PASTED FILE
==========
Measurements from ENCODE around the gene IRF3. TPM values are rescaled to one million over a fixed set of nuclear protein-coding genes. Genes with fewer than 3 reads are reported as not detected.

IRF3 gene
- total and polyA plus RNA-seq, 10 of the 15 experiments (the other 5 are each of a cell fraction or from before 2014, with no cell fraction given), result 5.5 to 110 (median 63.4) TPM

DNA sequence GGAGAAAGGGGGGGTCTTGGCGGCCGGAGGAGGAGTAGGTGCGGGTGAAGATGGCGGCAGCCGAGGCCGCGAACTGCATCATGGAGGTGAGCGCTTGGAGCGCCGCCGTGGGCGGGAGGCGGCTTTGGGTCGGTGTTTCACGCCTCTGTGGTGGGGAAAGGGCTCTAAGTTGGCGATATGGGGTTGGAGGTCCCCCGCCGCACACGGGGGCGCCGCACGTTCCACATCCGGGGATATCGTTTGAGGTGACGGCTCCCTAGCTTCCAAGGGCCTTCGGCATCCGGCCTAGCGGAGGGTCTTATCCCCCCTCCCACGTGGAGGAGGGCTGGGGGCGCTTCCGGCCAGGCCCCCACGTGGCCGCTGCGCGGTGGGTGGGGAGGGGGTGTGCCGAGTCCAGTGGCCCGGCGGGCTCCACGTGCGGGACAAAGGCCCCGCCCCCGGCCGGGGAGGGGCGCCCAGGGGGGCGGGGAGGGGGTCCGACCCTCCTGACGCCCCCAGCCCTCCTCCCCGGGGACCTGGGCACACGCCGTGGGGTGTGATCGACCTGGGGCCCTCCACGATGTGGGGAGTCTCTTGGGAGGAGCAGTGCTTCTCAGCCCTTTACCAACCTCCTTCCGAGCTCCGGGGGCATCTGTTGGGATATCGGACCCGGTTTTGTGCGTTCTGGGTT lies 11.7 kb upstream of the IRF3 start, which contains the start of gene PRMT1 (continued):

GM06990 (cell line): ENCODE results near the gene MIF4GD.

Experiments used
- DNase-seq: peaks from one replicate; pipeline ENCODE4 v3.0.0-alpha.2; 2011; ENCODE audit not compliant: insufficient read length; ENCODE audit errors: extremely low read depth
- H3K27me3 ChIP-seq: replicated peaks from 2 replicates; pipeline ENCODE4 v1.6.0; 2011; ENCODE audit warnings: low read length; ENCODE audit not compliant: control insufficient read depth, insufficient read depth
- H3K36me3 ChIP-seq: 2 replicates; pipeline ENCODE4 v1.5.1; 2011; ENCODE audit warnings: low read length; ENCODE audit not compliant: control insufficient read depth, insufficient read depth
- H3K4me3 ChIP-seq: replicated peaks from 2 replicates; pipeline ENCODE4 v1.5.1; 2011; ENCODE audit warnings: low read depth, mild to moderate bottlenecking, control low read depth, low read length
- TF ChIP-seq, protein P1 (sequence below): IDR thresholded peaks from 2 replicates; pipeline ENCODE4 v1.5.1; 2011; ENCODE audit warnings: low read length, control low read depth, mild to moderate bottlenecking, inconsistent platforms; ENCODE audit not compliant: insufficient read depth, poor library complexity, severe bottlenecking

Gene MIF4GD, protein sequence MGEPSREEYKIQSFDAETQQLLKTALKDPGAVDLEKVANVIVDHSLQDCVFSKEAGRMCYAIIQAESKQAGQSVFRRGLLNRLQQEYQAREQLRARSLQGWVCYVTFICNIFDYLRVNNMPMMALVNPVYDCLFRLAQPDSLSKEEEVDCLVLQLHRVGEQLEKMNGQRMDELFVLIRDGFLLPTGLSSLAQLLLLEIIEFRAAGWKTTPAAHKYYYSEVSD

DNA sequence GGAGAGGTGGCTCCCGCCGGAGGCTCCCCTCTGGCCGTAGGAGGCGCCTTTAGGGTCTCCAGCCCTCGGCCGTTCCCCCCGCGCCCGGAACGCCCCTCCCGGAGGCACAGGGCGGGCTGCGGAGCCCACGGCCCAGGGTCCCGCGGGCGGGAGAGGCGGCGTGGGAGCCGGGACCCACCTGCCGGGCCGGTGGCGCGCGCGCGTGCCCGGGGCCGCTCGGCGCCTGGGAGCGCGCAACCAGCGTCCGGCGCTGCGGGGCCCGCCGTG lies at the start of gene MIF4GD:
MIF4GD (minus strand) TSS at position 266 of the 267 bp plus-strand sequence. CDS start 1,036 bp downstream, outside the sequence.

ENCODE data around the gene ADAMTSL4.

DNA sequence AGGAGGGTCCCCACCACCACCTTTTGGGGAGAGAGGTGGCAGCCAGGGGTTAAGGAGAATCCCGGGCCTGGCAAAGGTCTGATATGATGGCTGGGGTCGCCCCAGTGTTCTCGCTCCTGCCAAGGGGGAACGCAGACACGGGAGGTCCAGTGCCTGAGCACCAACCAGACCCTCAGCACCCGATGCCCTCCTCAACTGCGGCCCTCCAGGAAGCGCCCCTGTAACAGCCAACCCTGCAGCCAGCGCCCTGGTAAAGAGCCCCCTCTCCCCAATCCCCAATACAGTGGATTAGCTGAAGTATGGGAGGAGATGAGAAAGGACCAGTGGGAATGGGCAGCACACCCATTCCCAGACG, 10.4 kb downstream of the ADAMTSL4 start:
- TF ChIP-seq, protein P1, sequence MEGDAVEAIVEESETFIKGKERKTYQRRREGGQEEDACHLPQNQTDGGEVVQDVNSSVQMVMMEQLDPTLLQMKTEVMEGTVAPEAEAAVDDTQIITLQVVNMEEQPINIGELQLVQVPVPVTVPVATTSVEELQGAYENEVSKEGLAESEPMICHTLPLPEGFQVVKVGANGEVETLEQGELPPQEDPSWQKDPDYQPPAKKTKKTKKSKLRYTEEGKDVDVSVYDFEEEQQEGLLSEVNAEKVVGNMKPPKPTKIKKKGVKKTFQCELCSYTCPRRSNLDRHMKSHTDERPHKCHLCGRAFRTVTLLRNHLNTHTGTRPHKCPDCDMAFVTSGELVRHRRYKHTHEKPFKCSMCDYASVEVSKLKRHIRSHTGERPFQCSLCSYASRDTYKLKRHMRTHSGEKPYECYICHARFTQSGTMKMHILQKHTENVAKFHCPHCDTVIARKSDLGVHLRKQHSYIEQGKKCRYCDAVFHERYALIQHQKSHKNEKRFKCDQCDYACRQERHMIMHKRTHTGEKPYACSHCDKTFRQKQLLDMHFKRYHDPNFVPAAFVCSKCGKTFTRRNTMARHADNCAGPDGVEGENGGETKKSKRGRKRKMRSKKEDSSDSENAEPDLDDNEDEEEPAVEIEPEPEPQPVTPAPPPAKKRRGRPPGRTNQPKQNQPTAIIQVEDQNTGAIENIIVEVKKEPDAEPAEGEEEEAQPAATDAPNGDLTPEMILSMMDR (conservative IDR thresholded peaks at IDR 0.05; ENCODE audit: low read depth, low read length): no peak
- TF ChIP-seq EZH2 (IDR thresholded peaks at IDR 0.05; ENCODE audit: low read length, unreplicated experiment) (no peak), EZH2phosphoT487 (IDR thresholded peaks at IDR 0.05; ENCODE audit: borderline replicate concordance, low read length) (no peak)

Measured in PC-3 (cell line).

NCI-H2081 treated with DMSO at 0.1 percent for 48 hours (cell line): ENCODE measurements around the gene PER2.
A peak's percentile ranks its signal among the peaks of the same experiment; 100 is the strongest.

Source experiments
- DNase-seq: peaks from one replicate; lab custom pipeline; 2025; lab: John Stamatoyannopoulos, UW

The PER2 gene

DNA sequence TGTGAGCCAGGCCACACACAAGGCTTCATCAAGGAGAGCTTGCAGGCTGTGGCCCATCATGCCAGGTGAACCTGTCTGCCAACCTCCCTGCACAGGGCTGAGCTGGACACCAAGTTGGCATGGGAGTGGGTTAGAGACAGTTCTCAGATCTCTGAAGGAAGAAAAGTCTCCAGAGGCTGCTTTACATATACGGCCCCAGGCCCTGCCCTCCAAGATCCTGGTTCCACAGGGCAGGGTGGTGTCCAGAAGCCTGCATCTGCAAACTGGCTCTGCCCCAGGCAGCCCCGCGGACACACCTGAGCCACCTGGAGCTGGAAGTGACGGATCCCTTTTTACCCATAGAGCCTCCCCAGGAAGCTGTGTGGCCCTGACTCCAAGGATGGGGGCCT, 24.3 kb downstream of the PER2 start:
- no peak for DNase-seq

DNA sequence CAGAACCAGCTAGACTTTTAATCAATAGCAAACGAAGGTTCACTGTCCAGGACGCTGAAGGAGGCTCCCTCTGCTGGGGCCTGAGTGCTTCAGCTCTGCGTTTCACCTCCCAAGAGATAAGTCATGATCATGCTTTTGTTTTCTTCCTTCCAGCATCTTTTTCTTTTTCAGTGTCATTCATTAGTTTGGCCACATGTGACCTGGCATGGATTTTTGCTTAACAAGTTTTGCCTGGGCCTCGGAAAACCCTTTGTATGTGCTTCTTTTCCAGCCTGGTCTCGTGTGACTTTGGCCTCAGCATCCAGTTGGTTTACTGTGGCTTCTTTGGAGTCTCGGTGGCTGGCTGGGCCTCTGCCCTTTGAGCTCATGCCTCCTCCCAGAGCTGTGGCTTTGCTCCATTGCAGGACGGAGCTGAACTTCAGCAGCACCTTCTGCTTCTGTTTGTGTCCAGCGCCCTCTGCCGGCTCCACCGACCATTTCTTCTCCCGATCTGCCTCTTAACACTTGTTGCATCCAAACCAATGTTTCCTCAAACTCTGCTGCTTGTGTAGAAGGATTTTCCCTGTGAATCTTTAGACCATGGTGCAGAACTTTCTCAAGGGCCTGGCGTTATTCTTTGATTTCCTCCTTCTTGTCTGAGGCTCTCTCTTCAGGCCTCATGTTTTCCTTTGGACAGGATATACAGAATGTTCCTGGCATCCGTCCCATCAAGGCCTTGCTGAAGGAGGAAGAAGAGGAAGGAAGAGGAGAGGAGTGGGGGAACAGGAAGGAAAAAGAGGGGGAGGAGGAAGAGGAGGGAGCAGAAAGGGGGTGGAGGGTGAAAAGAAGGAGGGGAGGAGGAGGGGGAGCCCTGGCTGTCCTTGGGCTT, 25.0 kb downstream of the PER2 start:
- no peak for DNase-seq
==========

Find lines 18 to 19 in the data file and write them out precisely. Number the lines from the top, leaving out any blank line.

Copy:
- TF ChIP-seq EZH2 (IDR thresholded peaks at IDR 0.05; ENCODE audit: low read length, unreplicated experiment) (no peak), EZH2phosphoT487 (IDR thresholded peaks at IDR 0.05; ENCODE audit: borderline replicate concordance, low read length) (no peak)

Measured in PC-3 (cell line).